Book Proposals…

Writing Wednesday

On Wednesdays I like to share bits of information that I picked up on my journey to publication and preparing to be published again. The kind of information I wish someone shared with me.

Book Proposals

I like to write from an outline and once I’m a few thousand words into my manuscript I start thinking about the proposal. Your proposal is actually a business plan for your book.

I was always more a sit down and write kind of writer until I started writing books and taking on freelance work. I found myself procrastinating and easily distracted by new and shinier things that came across my laptop screen.

If I wanted to do this book writing thing full time I needed to get organized and get writing.

I now start with an outline for whatever I may be writing. Blog posts, articles, books and ghostwriting projects all start with an outline.

Once I have a simple outline, I start working on the proposal.

I do NOT like writing proposals. That is, until they are done. Once they are done I feel like my book could write itself. Trust me you will thank me later!

If you are writing or planning to write nonfiction you will need a very, very good proposal to send to agents and or publishers. If you are writing fiction you should at least have an okay proposal, for yourself. It will help you stay focused.

The first rule of proposal writing is to take your time and get it right. The second rule is it should be written before you write the book. I know bad news but again you will thank once it’s done.

It used to be if you wrote nonfiction and an agent wanted more information after you queried them they would ask for a proposal. More and more they are asking for proposals no matter what genre you write. It’s a good idea to have one prepared before you start the query process.

I find that writing the proposal before or while I am writing the book gives me an organizational advantage. You can always add to it or change as you go along.

A few questions you may want to ask yourself before getting down to the business of writing your proposal:

  • What is my goal or goals in writing this book?
  • Who am I writing the book for? Who are my readers, my target audience?
  • What published books are similar and why will mine be different?
  • Why am I the best person to write this book?
  • What will make my book stand out from the rest?
  • What is my schedule for getting it done? How much time each day can I commit to writing?
  • What is my budget for editing, publishing and marketing?

A literary proposal contains a cover page that lists your word count, genre, title, short description of the book, your contact information and then:

The Cover Letter-

This should be a brief introduction, your contact information, genre, word count and your query.

The Table of Contents-

(List the contents of your proposal,) not the book.

The Synopsis-

The synopsis is a short, preferably a one- page description of the main theme of a book. The synopsis deals with the books central characters, their conflicts and their relationships. The synopsis does not have to go into subplots but should include a brief description of the beginning, middle and end of the story including the main plot and a brief description of main characters.

The synopsis will be part of the query letter that you submit to agents or publishers. Its purpose is to give them the whole picture from beginning to end. It needs to convey the emotions of your main characters, conflict and resolution and yes, it must include the ending.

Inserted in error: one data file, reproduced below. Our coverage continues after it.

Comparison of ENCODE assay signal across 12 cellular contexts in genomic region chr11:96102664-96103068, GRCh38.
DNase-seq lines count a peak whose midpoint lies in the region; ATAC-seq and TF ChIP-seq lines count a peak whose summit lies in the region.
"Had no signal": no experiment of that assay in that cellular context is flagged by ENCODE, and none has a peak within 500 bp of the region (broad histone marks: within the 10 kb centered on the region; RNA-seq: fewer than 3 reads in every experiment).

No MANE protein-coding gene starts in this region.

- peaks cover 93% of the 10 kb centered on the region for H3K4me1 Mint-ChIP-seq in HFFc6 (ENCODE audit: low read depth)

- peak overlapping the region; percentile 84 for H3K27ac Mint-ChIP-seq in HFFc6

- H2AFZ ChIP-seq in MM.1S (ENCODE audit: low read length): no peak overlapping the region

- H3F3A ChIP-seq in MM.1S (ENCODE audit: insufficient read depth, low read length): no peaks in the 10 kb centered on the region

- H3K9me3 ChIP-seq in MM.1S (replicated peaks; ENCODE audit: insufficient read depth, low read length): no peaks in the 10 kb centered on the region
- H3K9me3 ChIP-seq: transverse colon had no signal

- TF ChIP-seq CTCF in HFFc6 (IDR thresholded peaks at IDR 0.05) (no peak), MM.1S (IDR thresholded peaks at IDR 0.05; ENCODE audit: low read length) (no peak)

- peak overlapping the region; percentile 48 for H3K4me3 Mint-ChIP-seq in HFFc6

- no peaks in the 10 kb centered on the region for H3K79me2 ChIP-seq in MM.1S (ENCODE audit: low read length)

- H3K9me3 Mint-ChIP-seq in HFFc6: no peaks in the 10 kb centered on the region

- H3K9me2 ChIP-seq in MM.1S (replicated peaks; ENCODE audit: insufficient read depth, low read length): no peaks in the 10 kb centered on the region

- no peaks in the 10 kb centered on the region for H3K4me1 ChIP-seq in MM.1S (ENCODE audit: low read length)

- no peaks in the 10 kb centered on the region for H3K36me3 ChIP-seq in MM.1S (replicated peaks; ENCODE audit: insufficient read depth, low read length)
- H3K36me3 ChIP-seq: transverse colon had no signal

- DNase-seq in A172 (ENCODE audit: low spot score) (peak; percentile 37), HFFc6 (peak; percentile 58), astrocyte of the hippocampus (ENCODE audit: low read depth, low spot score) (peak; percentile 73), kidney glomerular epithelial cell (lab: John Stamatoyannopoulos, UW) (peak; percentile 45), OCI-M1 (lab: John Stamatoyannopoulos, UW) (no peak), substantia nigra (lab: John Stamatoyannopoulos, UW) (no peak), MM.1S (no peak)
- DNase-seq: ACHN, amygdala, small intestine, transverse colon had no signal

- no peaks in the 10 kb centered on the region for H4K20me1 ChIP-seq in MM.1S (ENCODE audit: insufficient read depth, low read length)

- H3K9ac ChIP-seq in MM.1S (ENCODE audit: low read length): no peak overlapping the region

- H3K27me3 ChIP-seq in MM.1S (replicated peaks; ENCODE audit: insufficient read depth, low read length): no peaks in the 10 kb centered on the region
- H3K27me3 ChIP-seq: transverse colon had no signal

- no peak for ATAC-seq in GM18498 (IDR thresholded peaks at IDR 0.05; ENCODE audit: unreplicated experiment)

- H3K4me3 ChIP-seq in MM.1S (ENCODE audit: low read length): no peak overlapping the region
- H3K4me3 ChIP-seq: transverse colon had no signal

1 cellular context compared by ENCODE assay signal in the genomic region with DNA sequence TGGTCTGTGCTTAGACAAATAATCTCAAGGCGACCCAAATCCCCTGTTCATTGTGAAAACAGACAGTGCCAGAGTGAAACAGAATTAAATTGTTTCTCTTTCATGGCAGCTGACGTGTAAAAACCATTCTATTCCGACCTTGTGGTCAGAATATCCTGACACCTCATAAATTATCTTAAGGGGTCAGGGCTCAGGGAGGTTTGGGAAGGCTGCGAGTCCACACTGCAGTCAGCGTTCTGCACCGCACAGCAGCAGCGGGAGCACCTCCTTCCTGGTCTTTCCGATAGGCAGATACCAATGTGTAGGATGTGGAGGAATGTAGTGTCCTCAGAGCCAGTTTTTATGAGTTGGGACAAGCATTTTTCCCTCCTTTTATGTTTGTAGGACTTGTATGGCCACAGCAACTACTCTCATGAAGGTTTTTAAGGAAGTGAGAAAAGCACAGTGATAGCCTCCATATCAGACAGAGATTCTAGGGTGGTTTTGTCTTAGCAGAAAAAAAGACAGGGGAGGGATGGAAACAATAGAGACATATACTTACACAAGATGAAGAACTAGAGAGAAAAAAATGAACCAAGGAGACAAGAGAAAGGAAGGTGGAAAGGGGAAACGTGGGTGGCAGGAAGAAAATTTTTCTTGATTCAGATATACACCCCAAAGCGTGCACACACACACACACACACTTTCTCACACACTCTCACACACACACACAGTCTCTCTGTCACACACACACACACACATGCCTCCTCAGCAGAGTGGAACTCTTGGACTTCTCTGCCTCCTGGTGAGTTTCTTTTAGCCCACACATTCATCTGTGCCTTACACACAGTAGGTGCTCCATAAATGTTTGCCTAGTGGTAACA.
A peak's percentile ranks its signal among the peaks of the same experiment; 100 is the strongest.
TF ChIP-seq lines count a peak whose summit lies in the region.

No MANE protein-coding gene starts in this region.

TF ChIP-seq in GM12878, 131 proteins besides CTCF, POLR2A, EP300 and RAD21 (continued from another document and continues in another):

It should be written in third person even if your book is written in first.

This is the first example of your writing that a profession in the business of publishing will see. You want to make sure it is the best you can do. It’s a good idea to have a literary editor go over it for you. That may give you the edge you need to get an offer of representation.

Your synopsis should be 500-600 words and single spaced.

 

Target Audience

Who will buy this book and why? Do not say think or say everyone will love and want to read this book because they won’t. Pick a specific demographic and then two sub demographics.

The Competition

What titles are there already in print similar to yours? Remember that competition in the book world is a very good thing. If there are numerous titles that only means, there is consumer interest. Agents and Publishers love competition. List these books and explain why they are similar and why they are different. Why is your book better?

Author Platform

This explains how you will be able to reach your target audience (where you are on line, your church, groups or organizations you belong to, connections etc…) this is not how many ideas you have but how many connections you have and the action steps you are willing to take to improve your presence.

Detailed Author Bio

Who you are and why you are the best person to tell this story and the best person to promote the book. Include resume information.

Marketing Plan

I will discuss marketing plans more in depth in the marketing chapter.

Only list what you know you can do not what you hope to do. Example: Do not say I will appear on the Ellen Show and she will love my book unless you know for a fact you can make that happen and can prove it. Make your plan concrete and include believable numbers. The secret to creating this plan is not how many ideas you have but how many actual connections you have, your platform and the action steps you are willing to take to improve your presence.

Chapter Outline-

List a brief description (the beginning middle and end) of each chapter.

Sample chapters

Choose two or three of your absolute best complete chapters.

Have several people including your editor go over your proposal.

Happy Writing,

Doreen

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